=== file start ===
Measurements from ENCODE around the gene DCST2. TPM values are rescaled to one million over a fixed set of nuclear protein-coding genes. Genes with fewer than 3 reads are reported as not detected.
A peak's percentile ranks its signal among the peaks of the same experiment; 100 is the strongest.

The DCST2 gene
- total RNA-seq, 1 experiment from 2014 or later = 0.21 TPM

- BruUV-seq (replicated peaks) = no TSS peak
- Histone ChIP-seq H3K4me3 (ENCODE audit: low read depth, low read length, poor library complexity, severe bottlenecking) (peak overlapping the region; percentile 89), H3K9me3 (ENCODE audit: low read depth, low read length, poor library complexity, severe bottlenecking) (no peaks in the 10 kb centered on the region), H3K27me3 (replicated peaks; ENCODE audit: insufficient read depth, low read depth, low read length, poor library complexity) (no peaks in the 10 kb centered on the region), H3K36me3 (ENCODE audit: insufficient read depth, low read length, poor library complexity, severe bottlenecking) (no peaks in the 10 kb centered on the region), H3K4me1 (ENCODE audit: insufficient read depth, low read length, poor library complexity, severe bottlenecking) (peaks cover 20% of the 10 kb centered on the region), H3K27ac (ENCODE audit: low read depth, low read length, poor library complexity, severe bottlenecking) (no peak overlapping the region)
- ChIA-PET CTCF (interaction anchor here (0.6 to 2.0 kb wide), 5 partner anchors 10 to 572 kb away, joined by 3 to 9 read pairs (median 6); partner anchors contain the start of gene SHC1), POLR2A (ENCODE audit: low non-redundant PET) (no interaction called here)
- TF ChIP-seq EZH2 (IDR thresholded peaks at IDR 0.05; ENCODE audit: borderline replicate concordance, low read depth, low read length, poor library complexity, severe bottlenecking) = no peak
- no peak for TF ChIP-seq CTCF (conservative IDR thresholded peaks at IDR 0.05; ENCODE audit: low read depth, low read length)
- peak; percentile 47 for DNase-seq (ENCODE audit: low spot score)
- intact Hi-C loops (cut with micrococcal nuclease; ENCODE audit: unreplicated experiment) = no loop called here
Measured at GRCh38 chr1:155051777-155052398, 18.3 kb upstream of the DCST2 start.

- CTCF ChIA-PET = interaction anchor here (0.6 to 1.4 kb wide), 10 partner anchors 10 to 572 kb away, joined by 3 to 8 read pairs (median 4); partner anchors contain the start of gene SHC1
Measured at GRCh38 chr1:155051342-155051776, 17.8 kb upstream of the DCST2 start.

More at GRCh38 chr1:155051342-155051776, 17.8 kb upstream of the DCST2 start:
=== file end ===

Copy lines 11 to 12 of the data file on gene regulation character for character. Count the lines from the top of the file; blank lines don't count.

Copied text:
- intact Hi-C loops (cut with micrococcal nuclease; ENCODE audit: unreplicated experiment) = no loop called here
Measured at GRCh38 chr1:155051777-155052398, 18.3 kb upstream of the DCST2 start.